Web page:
Find more information here.

The Expectation That Dads Prioritize Work
Josh Levs was the fatherhood reporter for CNN in the summer of 2013 when his wife gave birth prematurely while suffering from a severe pregnancy complication.  Months prior to the premature birth of his daughter he had requested 10 weeks of paid leave.  At the time CNN offered 10 weeks of paid leave under CNN’s leave policies.  He found out that the 10 weeks of leave only applied to men in cases of adoption or a surrogate birth.  He asked if CNN would change the policy.  He was told no 11 days after the premature birth of his daughter.  Instead, when his family needed him most, he got 2 weeks of leave which was at that point used up.  He filed an EEOC complaint which is not yet resolved.  CNN has, however, changed its policy.  Read this article for more details.

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Blog Update: Supreme Court Issues Decision On Religious Accomodation

Jon Allison

On Monday the Supreme Court issued its decision in the Samantha Elauf/Abercrombie & Fitch case ruling in favor of Elauf.  The Court held “Title VII forbids adverse employment decisions made with a forbidden motive, whether this motive derives from actual knowledge, a well-founded suspicion or merely a hunch.”  Abercrombie denied Elauf employment because she wore a headscarf to her interview that Abercrombie says conflicted with its dress code.  But Abercrombie did not tell Elauf of the dress code during the interview so Elauf did not know to request a religious accommodation allowing her to wear it.  Abercrombie then argued that Elauf never brought it up, so Abercrombie should be off the hook.  The Supreme Court found that Abercrombie at least suspected that Elauf wore the headscarf for religious reasons and it could have easily offered her the accommodation of allowing her to wear it.  This case makes it clear that employers can’t just put their head in the sand when it appears an applicant may request a religious accommodation.

This is an update on Jon’s original blog post from March 2, 2015 titled We Don’t Allow Hats. You Got A Problem With That? .  Click on the title to read the original post.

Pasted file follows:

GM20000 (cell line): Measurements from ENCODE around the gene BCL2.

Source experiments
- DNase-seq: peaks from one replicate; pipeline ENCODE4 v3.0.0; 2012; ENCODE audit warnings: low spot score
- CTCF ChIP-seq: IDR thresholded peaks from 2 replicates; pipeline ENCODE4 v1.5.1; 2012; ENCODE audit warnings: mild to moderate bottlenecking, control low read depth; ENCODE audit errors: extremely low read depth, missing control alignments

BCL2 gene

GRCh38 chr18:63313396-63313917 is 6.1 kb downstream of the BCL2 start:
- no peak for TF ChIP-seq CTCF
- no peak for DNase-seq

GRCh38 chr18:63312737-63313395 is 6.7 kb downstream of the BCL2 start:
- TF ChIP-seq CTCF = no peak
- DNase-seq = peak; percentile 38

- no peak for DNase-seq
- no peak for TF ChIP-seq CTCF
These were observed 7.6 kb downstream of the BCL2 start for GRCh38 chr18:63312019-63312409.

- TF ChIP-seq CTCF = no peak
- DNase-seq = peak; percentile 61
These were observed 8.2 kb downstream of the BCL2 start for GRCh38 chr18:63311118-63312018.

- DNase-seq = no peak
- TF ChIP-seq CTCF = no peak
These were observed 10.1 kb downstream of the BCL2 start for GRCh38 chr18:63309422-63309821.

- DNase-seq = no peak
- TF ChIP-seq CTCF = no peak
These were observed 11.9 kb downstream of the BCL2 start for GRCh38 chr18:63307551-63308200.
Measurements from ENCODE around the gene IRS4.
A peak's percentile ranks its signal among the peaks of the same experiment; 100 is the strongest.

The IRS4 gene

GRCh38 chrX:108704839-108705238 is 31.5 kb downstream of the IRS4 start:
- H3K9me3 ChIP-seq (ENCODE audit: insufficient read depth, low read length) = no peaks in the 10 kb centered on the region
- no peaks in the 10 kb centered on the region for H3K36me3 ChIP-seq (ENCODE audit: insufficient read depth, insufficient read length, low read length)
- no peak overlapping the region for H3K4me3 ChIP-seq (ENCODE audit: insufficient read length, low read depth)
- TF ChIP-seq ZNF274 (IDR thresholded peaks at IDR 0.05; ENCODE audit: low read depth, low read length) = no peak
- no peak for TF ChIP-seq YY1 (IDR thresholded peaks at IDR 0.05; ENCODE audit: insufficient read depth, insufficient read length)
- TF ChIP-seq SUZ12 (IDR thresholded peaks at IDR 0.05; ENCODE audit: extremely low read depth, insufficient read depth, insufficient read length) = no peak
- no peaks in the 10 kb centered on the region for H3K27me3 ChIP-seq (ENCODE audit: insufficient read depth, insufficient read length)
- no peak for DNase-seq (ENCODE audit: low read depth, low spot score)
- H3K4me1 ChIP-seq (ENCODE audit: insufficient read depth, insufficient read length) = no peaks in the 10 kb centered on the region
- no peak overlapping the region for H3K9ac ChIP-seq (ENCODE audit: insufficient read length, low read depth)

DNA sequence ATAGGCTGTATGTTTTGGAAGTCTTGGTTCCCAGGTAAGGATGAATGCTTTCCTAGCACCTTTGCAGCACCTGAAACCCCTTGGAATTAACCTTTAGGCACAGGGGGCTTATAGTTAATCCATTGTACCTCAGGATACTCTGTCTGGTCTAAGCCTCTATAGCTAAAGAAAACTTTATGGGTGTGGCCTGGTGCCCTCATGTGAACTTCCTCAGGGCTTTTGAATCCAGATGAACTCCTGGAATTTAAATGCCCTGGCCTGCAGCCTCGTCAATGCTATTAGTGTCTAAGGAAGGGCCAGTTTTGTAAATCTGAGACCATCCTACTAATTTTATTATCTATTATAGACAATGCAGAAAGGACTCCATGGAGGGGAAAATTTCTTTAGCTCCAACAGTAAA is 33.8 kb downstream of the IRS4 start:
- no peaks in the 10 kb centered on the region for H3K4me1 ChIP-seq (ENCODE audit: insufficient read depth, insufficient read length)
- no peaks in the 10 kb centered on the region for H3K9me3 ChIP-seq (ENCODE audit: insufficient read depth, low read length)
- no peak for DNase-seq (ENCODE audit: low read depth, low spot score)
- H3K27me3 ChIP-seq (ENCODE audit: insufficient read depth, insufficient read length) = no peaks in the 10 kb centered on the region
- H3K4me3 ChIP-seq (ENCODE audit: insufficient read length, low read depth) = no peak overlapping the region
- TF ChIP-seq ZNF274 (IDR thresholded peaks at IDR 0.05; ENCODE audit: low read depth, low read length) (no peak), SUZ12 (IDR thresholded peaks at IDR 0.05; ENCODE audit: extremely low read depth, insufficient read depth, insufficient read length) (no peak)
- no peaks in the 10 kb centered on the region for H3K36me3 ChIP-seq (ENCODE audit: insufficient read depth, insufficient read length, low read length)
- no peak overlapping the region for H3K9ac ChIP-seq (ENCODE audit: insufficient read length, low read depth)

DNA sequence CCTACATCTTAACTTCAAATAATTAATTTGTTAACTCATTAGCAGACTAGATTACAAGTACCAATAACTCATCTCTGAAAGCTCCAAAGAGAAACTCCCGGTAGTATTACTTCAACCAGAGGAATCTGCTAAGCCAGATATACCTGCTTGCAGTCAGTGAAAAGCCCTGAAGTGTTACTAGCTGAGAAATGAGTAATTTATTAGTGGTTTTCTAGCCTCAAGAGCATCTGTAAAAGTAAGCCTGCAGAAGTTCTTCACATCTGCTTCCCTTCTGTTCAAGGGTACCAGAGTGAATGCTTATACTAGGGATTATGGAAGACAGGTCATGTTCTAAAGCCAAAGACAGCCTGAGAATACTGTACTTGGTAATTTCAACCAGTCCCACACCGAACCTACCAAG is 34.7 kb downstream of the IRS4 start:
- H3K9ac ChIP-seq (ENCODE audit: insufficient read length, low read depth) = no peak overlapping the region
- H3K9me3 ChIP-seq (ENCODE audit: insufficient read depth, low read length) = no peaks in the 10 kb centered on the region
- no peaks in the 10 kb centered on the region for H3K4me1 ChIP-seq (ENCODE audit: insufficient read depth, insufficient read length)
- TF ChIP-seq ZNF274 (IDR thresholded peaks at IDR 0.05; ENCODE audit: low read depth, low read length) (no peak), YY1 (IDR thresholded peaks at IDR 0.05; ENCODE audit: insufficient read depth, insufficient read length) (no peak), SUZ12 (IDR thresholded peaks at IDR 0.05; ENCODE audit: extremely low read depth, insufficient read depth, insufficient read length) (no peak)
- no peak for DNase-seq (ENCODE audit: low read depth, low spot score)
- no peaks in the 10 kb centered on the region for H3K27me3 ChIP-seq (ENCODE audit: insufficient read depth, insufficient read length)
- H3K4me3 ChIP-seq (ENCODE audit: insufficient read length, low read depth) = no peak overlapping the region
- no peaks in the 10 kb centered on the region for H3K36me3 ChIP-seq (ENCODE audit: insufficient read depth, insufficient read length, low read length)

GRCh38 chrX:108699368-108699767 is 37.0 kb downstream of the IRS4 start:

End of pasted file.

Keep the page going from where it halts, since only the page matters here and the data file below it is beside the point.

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Retaliation At Al Jazeera

Jon Allison

Monday Blog
Last week, Matthew Luke, a former employee of Al Jazeera America, filed a lawsuit in New York alleging retaliation for complaining of discriminatory conduct on the basis of gender and religion.  According to the lawsuit, Osman Mahmud, senior vice president of broadcast operations and technology, engaged in discriminatory conduct toward female employees, including terminating them without any legitimate reason, taking them off projects and excluding them from meetings, emails and other company communications directly related to their work.  He also allegedly made anti-Semitic comments.  At a December 2014 meeting, high ranking officials within the company discussed the fact that “they had no choice but to accept and deal with Mr. Mahmud’s offensive and discriminatory conduct because he was so well connected within the company.”  In February 2015 Luke began reporting to Mahmud and began receiving direction to remove work from female employees and take them off of email chains.  Luke complained to Diana Lee, executive vice president for human resources.  The company acknowledged that numerous other similar complaints had been made about Mahmud.  Just 10 days later Luke was terminated and told he did not fit into the company’s culture.  After the lawsuit was filed early last week, the company abruptly announced that Lee and Dawn Bridges, executive vice president for communications, were leaving the company.  Sounds like they didn’t fit in either.  For more information read this blog.

No Equal Pay At Farmers

Last week a class-action lawsuit was filed in Northern California on behalf of female attorneys against Farmers Insurance claiming it pays female attorneys significantly less than male attorneys for the same work.  According to the lawsuit, male attorneys are paid more, given higher profile work assignments, and more frequent pay raises and promotions.  Named Plaintiff Lynne Coates says she is being paid less than male attorneys with “decades less” experience.  She says one male attorney with similar experience is being paid nearly twice as much for the same work.  She also says that when she complained to her boss she was demoted to a paralegal position.  Read more here.